Yes people make a big deal about the overhead of bringing buffers back and forth across the PCIe. A real concern, and I guess that's a lot of what motivates HSA and shared CPU/GPU memory. No need to move the data at all. My idea is to leave the buffers in place on the (discrete) GPU, and then run the iterative NN training (e.g. gradient descent via backprop, or contrastive divergence) on the GPU without bringing it back and forth to the host memory upon every iteration. Just leave it there on the GPU. Backprop requires many iterations anyway. The thing I don't like about HSA is that the integrated GPUs (at least thus far) are always less powerful than the top of the line GPUs. Kaveri's rumored specs are still short of what you get with a proper discrete GPU. So I'd rather architect my system to run everything in place in the GPU with no PCIe traversals required, or more accurately, PCIe traversal only required once at the beginning, when initializing the neural net(s), and at the end of a mini-batch after many training iterations, NN weights back from the GPU.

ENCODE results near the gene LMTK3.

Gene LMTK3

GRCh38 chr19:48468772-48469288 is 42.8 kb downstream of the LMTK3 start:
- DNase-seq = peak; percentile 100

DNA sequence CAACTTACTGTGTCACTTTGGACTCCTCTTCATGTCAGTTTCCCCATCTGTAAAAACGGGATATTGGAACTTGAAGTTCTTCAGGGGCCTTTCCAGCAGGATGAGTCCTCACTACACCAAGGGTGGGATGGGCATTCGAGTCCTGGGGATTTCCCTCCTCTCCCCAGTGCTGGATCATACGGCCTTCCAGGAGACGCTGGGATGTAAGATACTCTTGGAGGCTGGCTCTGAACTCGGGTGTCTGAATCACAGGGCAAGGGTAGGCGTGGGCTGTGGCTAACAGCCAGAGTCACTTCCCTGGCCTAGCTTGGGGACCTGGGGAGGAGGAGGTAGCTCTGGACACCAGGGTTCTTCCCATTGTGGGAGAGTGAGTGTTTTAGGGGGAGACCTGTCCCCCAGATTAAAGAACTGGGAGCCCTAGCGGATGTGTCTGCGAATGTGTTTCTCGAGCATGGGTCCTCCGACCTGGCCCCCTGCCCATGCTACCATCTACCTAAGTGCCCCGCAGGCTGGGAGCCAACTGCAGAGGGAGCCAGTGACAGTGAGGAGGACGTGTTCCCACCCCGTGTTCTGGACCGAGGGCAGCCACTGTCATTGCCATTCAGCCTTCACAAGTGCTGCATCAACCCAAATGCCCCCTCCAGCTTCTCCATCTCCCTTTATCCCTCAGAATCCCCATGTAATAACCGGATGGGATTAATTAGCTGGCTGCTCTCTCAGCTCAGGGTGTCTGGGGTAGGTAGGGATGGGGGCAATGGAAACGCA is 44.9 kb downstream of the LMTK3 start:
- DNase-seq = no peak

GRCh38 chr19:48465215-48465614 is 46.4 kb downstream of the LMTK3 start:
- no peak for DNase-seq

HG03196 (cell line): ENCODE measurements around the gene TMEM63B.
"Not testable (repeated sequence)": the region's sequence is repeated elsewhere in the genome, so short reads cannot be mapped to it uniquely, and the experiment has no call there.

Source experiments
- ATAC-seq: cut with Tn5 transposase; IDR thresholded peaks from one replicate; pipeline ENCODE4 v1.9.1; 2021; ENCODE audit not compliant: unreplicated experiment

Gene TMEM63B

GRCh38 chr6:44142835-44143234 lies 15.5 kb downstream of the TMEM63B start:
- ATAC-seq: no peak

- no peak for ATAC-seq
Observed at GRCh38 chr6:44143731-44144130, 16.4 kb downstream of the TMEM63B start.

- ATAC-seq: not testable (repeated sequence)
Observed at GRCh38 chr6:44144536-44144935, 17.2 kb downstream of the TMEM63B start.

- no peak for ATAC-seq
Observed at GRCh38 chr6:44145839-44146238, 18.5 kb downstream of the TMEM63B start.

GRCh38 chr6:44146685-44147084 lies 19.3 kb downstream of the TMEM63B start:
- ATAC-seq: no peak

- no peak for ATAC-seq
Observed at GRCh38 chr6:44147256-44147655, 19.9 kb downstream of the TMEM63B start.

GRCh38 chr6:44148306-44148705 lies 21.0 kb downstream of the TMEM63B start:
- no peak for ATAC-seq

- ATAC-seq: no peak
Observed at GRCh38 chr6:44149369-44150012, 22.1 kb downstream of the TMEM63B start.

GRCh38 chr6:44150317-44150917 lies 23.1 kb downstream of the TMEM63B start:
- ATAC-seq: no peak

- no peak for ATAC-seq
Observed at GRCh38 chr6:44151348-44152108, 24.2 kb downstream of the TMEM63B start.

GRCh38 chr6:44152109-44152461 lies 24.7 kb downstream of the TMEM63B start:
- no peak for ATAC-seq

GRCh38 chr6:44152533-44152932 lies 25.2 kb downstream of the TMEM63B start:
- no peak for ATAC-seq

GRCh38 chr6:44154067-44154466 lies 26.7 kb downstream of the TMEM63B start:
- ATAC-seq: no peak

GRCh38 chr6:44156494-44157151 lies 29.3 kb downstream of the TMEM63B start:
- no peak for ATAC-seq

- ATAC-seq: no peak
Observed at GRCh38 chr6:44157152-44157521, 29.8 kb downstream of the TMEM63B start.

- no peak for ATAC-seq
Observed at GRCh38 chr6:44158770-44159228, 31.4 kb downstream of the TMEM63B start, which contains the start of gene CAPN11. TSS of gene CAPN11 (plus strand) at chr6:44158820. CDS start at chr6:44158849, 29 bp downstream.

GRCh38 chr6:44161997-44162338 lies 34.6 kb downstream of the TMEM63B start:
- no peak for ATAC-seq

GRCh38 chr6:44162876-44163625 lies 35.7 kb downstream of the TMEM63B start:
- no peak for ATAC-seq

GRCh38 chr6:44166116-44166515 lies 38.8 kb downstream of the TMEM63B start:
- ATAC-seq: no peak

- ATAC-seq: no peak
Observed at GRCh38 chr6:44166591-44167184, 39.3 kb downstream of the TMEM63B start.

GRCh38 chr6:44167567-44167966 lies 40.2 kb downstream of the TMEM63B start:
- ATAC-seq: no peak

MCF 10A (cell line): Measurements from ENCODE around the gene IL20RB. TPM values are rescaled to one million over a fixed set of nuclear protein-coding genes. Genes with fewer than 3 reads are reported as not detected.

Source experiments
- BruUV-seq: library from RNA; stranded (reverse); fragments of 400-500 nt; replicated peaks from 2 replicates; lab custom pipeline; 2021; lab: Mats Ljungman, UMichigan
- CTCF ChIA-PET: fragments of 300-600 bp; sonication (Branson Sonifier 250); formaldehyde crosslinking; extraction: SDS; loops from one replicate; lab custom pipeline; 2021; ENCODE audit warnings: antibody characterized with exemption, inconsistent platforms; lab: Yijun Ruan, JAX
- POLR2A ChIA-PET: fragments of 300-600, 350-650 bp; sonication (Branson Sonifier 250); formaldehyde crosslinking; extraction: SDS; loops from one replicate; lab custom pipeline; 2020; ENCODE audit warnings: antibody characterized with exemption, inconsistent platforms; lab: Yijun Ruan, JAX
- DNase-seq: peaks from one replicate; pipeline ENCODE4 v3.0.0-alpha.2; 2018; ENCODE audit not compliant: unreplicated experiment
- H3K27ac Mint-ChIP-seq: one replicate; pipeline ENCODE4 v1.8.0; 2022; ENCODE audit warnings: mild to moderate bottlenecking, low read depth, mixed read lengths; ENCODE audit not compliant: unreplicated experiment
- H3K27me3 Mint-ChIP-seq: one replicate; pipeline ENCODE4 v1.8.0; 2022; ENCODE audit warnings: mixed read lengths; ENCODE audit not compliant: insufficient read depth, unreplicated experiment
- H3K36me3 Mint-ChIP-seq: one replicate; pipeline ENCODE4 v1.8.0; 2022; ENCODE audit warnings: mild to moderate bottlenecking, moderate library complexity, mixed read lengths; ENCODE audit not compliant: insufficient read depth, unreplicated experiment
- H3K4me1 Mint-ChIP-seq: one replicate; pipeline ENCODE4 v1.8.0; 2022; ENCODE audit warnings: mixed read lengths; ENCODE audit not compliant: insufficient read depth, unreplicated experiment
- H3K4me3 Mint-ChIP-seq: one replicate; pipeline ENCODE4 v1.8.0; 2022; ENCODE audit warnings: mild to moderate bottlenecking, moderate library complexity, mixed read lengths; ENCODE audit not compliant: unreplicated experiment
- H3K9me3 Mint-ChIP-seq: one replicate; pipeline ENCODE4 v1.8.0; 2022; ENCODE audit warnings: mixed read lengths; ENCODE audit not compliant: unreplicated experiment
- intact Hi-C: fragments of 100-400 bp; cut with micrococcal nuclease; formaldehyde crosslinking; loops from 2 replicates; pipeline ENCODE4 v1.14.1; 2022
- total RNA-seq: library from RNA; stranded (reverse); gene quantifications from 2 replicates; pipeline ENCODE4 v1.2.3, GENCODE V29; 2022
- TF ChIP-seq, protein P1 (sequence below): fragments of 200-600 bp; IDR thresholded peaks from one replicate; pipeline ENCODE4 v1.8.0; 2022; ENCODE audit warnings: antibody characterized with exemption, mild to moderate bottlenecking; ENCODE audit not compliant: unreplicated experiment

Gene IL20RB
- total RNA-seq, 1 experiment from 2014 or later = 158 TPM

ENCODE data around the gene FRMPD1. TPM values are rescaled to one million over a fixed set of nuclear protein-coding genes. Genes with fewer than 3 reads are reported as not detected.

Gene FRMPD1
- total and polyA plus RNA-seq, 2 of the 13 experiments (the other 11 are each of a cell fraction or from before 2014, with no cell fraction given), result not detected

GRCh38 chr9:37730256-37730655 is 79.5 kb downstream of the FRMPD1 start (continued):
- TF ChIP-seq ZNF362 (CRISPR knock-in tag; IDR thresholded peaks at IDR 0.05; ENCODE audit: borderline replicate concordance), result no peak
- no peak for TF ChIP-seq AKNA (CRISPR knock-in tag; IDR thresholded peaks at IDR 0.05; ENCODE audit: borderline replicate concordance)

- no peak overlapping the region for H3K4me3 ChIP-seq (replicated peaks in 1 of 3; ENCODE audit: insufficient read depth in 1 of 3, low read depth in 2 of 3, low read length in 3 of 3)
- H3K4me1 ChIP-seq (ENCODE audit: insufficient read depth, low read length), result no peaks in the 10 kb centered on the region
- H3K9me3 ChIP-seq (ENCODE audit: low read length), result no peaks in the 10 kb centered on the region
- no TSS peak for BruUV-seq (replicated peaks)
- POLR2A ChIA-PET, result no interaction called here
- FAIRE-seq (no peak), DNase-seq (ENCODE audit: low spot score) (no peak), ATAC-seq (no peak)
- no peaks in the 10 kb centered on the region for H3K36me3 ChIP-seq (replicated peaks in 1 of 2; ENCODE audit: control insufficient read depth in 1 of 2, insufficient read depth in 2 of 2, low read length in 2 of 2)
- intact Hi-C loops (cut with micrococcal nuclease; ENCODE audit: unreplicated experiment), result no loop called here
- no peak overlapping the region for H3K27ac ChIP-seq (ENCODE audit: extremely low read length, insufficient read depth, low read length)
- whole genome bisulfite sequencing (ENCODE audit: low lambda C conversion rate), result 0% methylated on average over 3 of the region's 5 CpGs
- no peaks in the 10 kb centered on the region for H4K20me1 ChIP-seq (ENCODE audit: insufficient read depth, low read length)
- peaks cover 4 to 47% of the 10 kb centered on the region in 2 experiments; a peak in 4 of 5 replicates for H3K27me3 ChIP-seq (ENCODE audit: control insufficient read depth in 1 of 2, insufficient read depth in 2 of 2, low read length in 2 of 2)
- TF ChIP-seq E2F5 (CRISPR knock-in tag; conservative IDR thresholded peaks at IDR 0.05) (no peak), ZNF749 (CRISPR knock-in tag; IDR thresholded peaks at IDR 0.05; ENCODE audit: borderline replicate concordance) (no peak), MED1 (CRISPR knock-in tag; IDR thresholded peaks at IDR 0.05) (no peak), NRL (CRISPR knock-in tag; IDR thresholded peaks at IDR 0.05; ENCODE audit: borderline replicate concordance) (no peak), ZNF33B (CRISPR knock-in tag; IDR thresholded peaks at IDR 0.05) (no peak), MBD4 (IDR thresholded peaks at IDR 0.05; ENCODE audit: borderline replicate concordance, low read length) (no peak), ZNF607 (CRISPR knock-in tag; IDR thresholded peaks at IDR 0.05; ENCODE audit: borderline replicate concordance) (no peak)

>> For me it's because of the noise. I'll be in the same room at least some of the time, and that's in a residence. Yours doesn't get too loud?

                         

                        Funny you should mention that. Yeah. It's kinda loud.

                    • Re: Hello, just starting in OpenCL GPGPU for Neural Nets
                      himanshu.gautam

                      I guess most of the questions have already been answered. Anyways as you are trying to run the set-up remotely, check http://devgurus.amd.com/message/1286878#1286878

                      All the best.